The building at the opening of the Cavour Canal
This massive construction is the beginning of the Cavour Canal, one of the major achievements of Italian engineering in the nineteenth century. The canal, which is still working today, required three years of work between 1863 and 1866. It was ordered by Camillo Benso of Cavour in order to bring water to the provinces of Vercelli and Novara, particularly the rice fields. It is 85 km. long and takes its waters from the river Po and the Dora Baltea, bypasseing the Sesia and joining the Ticino at Galliate.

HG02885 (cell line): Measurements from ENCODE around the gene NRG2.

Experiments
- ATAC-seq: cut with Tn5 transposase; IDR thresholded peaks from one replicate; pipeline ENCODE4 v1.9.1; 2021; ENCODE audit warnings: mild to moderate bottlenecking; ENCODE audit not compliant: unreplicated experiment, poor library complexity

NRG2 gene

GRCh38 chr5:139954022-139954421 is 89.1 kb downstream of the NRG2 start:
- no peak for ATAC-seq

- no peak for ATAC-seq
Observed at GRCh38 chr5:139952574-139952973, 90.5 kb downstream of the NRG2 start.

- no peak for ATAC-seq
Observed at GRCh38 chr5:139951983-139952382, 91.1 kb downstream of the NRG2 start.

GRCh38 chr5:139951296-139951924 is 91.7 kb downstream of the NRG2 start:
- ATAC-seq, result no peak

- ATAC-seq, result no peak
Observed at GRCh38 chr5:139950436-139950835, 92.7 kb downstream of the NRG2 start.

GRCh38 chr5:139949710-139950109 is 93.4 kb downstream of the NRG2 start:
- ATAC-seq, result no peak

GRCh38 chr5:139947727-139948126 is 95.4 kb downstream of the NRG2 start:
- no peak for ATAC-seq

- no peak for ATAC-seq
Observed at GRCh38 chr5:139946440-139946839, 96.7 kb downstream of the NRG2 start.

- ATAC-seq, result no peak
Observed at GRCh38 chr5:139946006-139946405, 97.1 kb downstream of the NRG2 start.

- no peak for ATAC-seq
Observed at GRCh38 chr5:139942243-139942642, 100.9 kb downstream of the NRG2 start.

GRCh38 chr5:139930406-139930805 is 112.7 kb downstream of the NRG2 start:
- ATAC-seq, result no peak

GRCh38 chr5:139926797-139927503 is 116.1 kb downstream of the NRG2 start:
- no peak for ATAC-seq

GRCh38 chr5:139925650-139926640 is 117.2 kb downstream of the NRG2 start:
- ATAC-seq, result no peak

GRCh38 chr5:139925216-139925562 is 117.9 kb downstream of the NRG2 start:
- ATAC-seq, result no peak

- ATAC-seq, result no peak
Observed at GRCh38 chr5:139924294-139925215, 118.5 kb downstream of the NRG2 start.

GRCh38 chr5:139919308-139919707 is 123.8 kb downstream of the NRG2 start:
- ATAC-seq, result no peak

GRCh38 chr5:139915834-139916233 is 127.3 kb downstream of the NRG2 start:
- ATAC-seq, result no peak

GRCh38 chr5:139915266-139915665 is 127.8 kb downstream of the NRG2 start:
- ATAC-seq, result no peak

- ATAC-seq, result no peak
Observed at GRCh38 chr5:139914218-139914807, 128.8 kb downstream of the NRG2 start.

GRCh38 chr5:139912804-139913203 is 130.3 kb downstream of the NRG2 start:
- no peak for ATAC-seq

The building at the opening of the Canal dates from the 1870s, and is built with very resistant bricks and stones. Next to this historical landmark stands a bronze statue, by Francesco Porzio (1898), of Carlo Noè, the engineer of the Canal. This artificial waterway, however, owns much to Francesco Rossi, a land surveyor, who between 1842 and 1846 drew up a project which served as the basis for the actual canal.